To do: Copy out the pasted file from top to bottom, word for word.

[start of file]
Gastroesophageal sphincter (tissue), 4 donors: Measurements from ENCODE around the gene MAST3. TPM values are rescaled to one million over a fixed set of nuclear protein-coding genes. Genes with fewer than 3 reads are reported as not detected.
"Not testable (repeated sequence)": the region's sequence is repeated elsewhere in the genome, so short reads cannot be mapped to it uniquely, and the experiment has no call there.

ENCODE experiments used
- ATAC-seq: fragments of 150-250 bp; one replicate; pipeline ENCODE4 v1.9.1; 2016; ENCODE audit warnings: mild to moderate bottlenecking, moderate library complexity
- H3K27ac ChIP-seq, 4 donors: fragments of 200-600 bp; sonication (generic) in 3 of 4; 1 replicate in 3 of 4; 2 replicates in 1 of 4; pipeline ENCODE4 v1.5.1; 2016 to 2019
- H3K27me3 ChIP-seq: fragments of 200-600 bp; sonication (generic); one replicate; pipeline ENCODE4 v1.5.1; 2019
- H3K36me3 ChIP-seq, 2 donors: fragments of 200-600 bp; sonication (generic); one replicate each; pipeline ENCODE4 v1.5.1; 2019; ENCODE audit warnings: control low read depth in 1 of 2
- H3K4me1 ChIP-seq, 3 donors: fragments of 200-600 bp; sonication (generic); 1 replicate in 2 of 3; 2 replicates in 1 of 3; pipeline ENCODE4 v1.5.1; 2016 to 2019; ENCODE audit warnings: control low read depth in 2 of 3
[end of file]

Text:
Gastroesophageal sphincter (tissue), 4 donors: Measurements from ENCODE around the gene MAST3. TPM values are rescaled to one million over a fixed set of nuclear protein-coding genes. Genes with fewer than 3 reads are reported as not detected.
"Not testable (repeated sequence)": the region's sequence is repeated elsewhere in the genome, so short reads cannot be mapped to it uniquely, and the experiment has no call there.

ENCODE experiments used
- ATAC-seq: fragments of 150-250 bp; one replicate; pipeline ENCODE4 v1.9.1; 2016; ENCODE audit warnings: mild to moderate bottlenecking, moderate library complexity
- H3K27ac ChIP-seq, 4 donors: fragments of 200-600 bp; sonication (generic) in 3 of 4; 1 replicate in 3 of 4; 2 replicates in 1 of 4; pipeline ENCODE4 v1.5.1; 2016 to 2019
- H3K27me3 ChIP-seq: fragments of 200-600 bp; sonication (generic); one replicate; pipeline ENCODE4 v1.5.1; 2019
- H3K36me3 ChIP-seq, 2 donors: fragments of 200-600 bp; sonication (generic); one replicate each; pipeline ENCODE4 v1.5.1; 2019; ENCODE audit warnings: control low read depth in 1 of 2
- H3K4me1 ChIP-seq, 3 donors: fragments of 200-600 bp; sonication (generic); 1 replicate in 2 of 3; 2 replicates in 1 of 3; pipeline ENCODE4 v1.5.1; 2016 to 2019; ENCODE audit warnings: control low read depth in 2 of 3